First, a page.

Govt. considering Singapore model of development for the development

By Accommodation Times News Service

The central government is taking the Singapore model of development planning for the cities which is drafted for 30-35 years. The experts and urban planners have supported the initiative saying that the current development planning process for urban areas has become obsolete. This plan will help cities like Pune, Navi Mumbai etc for a better planning and expands.

In a seminar the ministry of Urban Development (UD) said, the urban development planning process should be redefined as there is a huge infrastructure deficit in the country which would need 1.2 trillion USD. Adding further he said, urban planning should extend up to least 30-50 years as compared to the current 10-20 years. He said, short term planning is a very important part of long term planning. The government has stressed the importance of a long-term strategic urban planning for emergence of new cities, not only in the specific context of municipal limits, but encompassing the regional perspective, that is, suburbanization.

The government has insisted on the need for efficient use of land resources. According to the government’s own observations, unlike Singapore, and many other developed cities, India uses its land inefficiently as the Floor Space Index (FSI) permitted is below international standards.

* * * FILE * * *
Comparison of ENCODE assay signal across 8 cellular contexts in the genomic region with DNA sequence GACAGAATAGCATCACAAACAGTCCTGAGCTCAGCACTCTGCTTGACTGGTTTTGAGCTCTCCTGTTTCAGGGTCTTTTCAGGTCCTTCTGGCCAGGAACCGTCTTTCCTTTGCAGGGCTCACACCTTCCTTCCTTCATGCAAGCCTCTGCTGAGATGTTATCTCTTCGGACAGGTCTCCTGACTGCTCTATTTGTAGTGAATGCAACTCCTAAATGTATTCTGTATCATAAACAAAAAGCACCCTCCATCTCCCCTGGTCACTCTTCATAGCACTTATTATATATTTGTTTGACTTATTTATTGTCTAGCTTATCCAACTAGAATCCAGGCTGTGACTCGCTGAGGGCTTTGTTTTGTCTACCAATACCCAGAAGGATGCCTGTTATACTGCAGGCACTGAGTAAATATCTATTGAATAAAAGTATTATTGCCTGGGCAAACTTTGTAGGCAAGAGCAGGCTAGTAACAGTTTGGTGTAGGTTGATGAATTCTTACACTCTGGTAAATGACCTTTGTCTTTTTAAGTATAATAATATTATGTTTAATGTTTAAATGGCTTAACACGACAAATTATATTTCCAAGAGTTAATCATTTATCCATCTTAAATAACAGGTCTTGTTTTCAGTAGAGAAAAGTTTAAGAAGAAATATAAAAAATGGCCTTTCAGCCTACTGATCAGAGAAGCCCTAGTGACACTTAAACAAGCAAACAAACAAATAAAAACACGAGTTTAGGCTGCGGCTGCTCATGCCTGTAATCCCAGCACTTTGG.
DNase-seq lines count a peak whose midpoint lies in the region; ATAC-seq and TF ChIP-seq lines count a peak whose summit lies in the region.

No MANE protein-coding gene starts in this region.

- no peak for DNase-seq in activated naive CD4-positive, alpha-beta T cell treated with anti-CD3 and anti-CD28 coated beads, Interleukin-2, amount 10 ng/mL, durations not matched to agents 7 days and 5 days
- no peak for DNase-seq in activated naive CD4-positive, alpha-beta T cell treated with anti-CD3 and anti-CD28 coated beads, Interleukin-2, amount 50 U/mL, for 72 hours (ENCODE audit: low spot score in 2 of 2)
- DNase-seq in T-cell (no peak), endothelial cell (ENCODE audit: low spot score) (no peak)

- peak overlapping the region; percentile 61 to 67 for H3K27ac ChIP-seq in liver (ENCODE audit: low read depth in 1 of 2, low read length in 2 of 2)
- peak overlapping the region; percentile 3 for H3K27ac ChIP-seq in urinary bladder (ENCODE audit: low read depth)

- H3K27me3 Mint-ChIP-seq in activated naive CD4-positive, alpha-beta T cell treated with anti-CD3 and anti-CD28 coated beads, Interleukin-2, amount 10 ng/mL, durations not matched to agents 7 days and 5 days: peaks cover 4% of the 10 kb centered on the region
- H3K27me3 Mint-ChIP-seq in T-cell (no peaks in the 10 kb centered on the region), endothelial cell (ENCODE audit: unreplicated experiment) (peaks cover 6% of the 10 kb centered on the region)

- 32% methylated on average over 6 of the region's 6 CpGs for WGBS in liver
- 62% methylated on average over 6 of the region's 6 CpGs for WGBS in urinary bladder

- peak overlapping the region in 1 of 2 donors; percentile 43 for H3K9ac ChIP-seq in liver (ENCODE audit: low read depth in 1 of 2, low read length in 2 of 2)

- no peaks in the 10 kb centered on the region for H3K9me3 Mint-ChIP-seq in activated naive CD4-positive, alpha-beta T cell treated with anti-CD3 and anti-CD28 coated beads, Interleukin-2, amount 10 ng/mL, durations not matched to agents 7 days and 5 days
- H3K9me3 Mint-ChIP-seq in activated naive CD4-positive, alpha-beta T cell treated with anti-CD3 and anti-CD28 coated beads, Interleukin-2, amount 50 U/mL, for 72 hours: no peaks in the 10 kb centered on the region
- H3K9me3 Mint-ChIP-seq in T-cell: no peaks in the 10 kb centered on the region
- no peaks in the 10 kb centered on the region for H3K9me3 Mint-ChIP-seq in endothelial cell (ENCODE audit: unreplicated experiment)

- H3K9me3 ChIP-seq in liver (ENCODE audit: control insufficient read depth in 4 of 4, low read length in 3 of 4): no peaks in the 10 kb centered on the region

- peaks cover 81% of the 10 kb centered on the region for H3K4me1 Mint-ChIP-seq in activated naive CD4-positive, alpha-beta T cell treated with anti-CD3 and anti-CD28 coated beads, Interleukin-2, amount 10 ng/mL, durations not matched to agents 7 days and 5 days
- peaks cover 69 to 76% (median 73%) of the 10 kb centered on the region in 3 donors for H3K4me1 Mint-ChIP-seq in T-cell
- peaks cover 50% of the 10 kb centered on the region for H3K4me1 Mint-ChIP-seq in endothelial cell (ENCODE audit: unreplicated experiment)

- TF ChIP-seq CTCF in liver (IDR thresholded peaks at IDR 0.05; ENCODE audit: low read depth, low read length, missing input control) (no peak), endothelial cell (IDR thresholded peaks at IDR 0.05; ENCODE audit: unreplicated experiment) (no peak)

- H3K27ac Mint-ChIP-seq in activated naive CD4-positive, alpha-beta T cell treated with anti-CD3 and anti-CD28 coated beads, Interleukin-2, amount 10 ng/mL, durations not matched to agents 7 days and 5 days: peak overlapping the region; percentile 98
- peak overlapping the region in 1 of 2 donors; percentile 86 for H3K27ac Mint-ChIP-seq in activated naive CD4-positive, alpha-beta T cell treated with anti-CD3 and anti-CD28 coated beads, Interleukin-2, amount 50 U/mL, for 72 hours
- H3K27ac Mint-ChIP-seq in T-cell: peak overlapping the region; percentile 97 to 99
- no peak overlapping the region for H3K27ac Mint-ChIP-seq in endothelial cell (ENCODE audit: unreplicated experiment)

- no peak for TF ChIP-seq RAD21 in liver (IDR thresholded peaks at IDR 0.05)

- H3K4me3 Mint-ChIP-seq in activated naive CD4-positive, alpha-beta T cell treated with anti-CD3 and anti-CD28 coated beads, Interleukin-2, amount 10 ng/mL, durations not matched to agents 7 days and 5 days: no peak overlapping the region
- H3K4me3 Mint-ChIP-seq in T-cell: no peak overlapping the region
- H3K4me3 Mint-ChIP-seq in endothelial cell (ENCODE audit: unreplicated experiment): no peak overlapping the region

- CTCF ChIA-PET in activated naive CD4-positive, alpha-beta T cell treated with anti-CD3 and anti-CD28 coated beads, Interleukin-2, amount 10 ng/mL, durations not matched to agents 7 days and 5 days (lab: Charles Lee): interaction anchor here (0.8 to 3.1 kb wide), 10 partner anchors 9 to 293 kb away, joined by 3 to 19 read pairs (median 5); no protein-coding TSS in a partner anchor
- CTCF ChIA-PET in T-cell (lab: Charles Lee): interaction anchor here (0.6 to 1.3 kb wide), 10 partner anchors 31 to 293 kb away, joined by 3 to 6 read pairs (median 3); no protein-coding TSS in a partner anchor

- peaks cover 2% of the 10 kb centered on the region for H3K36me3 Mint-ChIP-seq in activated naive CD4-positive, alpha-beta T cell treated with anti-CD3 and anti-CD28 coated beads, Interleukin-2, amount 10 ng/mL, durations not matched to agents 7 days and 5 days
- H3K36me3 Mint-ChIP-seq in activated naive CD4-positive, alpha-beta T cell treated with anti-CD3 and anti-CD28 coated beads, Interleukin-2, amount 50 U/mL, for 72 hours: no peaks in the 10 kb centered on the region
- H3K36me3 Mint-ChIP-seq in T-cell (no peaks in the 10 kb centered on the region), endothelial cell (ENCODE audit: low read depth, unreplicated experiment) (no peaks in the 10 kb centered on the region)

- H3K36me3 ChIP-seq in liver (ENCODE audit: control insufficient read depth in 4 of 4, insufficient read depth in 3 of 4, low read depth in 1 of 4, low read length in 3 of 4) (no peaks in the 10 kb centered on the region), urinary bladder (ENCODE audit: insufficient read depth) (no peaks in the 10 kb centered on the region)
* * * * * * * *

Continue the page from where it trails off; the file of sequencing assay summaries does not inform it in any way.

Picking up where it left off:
Present there the urban planner Ramchandra Gohad, The development planning process has to be modified. Under the provisions of section 38 of Maharashtra Region & Town Planning (MR&TP) Act 1966, at least once in 20 years from the date on which a development plan has come in to operation, the planning authority can revise it. It is high time that growing cities like Pune have two plans-long and short-term-for integrated developments that match with the fast growth of the city.

In the state, the MR&TP act provides a three-tier planning process; a regional plan, a development plan and a town planning scheme. In the development plan, the local civic administration which is implementing authority, earmarks available land in the city for public amenities like gardens, hospitals, schools, roads and footpaths based on the population of an area.

The development plan lays out policies and proposals for development and use of land. It is meant to guide decisions on whether development permission should be granted under the development control rules. The decisions must be consistent and match the development plan adopted by the authority after public consultation.

However, according to urban planners a DP has no meaning if it takes long for implementation. DPs are often passed 15-20 years after the deadline and a city’s character may completely change by the time it is finally approved.

The two-level planning, he said, will help expedite the actual implementation of projects and the civic body could amend the plan according to changing needs.

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